ARCHIVED - Valiant Machine & Tool Takes 21st Century Technology to Cleaning Engines on the Line
Information identified as archived is provided for reference, research or recordkeeping purposes. It is not subject to the Government of Canada Web Standards and has not been altered or updated since it was archived. Please contact us to request a format other than those available.
October 08, 2008— Windsor, Ontario
Valiant Machine & Tool
A Canadian company is an international success story in keeping your vehicle's engine clean – before it rolls off the assembly process.
Thanks to a relationship Valiant Machine & Tool started with the National Research Council Industrial Research Assistance Program (NRC-IRAP) in 2004, the company developed a new cleaning system using a hydro-dynamic pulse nozzle which Valiant has trademarked as the Valiant Waterhammer.
Valiant's cleaning system which uses a hydro-dynamic pulse nozzle, trademarked as the Valiant Waterhammer™.
To the average person, vehicle assembly might involve taking clean, shiny powertrain systems and mating them to automotive bodies. But the reality is a bit different. Whether it's a vehicle body, an engine, or a transmission, parts are far from clean. In fact, before the components of a vehicle even make it to the assembly plant, they have to be machined, and the lubricants and cutting tools used to machine them into the appropriate shape leave residue and burrs that, left on an engine block or cylinder head, could lead to component failures with use.
In a business environment where car manufacturers offer longer and more comprehensive warranties, the tolerance for imperfections that might lead to warranty claims and a reduced reputation for quality has been reduced to zero.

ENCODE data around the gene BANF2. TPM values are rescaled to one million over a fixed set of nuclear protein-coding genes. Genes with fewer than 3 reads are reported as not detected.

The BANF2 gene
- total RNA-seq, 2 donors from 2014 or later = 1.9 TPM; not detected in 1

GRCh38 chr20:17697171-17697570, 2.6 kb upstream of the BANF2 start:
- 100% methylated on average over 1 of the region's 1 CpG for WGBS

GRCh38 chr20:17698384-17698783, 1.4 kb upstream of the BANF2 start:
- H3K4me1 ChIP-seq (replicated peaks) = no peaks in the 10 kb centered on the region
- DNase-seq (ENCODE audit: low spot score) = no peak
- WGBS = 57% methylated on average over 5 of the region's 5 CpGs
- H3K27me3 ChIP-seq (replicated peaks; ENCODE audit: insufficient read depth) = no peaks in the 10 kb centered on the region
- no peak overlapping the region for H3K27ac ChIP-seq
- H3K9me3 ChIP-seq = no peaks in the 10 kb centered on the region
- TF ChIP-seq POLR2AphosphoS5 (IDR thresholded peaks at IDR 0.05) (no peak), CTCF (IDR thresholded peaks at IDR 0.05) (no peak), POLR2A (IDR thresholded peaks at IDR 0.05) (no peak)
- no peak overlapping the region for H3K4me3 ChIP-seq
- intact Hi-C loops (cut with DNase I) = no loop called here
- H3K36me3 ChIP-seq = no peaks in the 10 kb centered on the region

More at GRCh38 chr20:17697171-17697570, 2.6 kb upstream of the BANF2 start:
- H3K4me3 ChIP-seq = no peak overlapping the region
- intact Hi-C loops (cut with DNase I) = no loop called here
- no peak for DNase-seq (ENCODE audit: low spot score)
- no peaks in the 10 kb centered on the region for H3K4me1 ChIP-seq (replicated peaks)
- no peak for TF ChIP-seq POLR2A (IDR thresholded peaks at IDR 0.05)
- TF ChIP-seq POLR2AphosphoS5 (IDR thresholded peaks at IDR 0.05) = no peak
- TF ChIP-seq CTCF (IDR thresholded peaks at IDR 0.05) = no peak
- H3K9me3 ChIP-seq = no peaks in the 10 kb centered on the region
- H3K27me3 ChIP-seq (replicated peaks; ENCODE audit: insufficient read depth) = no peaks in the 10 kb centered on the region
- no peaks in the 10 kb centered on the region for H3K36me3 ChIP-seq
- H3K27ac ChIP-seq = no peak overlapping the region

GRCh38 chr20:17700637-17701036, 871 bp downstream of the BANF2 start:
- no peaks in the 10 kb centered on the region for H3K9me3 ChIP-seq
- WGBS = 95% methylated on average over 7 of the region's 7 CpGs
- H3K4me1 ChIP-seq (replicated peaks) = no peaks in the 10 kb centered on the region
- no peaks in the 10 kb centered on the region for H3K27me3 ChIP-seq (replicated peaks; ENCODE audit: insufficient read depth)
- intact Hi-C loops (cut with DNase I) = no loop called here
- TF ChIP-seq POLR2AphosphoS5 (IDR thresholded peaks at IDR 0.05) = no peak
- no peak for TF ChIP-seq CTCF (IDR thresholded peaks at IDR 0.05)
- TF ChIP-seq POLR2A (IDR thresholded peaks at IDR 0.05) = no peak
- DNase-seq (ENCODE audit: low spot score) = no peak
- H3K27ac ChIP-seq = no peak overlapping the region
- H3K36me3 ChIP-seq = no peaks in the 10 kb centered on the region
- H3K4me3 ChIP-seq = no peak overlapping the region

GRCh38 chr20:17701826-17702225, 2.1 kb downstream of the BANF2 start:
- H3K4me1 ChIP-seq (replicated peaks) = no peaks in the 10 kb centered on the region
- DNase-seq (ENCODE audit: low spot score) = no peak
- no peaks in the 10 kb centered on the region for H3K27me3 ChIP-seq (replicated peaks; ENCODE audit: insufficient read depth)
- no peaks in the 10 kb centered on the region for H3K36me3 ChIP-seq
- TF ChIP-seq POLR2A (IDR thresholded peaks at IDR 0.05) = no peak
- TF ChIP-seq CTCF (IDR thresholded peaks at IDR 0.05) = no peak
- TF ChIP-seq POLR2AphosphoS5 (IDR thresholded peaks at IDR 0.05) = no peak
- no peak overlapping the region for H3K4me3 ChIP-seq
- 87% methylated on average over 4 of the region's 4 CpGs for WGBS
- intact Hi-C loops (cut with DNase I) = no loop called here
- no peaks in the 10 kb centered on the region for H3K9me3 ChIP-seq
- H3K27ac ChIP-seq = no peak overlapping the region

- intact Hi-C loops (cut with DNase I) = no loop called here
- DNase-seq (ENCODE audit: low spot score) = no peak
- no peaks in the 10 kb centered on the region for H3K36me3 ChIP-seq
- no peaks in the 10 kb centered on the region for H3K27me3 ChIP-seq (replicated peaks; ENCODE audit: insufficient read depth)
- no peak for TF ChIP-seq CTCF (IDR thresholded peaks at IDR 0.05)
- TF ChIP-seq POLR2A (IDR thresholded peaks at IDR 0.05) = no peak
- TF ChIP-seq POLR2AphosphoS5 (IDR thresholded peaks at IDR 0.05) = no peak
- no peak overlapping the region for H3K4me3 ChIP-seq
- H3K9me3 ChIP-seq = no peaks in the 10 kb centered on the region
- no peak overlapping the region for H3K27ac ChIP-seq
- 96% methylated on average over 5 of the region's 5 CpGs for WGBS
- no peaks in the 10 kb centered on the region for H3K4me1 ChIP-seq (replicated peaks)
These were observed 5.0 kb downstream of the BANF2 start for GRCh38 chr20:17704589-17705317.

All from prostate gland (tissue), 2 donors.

So the companies which manufacture vehicle systems place a heavy priority on delivering components that are free of all residue and burrs. In traditional systems, a high-pressure stream of water – as high as 5000 psi – was used to clean the parts before assembly. But high-pressure cleaning required huge pumps and huge amounts of water. Attempts were made to pulse the high-pressure water, but that became damaging to the high-pressure pump.
Thanks to a $164,000 investment from NRC-IRAP in 2006, Valiant developed a pulsing hydrodynamic nozzle that allows lower-pressure water – around 800 psi – to clean the parts without damage, and uses less water and smaller pumps to boot. The cleaning system led directly to a multi-million dollar contract with a major automotive manufacturer and created 250 jobs over a six month period.
The privately-held Valiant focuses on four broad areas of expertise:
- automated production systems for the production of vehicle bodies and powertrains
- industrial parts cleaning systems
- plastic injection and casting production tooling
- fixtures, gauges and other automotive and aircraft tooling
"We don't make parts," says Steve Mastroianni of Valiant. "We make the automated production systems so that our customers can make the parts."